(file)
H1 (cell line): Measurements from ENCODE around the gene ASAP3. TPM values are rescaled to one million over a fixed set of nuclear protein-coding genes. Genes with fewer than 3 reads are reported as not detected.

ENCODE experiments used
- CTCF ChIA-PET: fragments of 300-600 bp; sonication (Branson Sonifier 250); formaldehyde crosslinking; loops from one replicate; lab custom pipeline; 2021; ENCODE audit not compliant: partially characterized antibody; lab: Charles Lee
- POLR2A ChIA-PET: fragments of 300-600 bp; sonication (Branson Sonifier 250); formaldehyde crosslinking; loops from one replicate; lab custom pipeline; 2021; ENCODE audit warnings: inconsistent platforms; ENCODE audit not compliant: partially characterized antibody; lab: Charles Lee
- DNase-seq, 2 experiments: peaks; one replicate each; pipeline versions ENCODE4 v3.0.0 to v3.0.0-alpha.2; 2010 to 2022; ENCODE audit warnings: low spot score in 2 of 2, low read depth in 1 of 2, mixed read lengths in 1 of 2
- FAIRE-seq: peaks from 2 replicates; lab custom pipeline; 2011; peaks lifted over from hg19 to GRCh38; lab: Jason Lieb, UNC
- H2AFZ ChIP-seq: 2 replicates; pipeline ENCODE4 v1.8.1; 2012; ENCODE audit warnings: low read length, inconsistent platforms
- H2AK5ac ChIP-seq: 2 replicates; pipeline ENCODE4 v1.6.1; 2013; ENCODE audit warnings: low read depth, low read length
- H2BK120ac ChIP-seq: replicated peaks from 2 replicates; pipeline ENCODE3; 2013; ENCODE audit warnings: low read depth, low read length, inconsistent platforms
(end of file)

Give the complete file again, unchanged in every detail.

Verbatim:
H1 (cell line): Measurements from ENCODE around the gene ASAP3. TPM values are rescaled to one million over a fixed set of nuclear protein-coding genes. Genes with fewer than 3 reads are reported as not detected.

ENCODE experiments used
- CTCF ChIA-PET: fragments of 300-600 bp; sonication (Branson Sonifier 250); formaldehyde crosslinking; loops from one replicate; lab custom pipeline; 2021; ENCODE audit not compliant: partially characterized antibody; lab: Charles Lee
- POLR2A ChIA-PET: fragments of 300-600 bp; sonication (Branson Sonifier 250); formaldehyde crosslinking; loops from one replicate; lab custom pipeline; 2021; ENCODE audit warnings: inconsistent platforms; ENCODE audit not compliant: partially characterized antibody; lab: Charles Lee
- DNase-seq, 2 experiments: peaks; one replicate each; pipeline versions ENCODE4 v3.0.0 to v3.0.0-alpha.2; 2010 to 2022; ENCODE audit warnings: low spot score in 2 of 2, low read depth in 1 of 2, mixed read lengths in 1 of 2
- FAIRE-seq: peaks from 2 replicates; lab custom pipeline; 2011; peaks lifted over from hg19 to GRCh38; lab: Jason Lieb, UNC
- H2AFZ ChIP-seq: 2 replicates; pipeline ENCODE4 v1.8.1; 2012; ENCODE audit warnings: low read length, inconsistent platforms
- H2AK5ac ChIP-seq: 2 replicates; pipeline ENCODE4 v1.6.1; 2013; ENCODE audit warnings: low read depth, low read length
- H2BK120ac ChIP-seq: replicated peaks from 2 replicates; pipeline ENCODE3; 2013; ENCODE audit warnings: low read depth, low read length, inconsistent platforms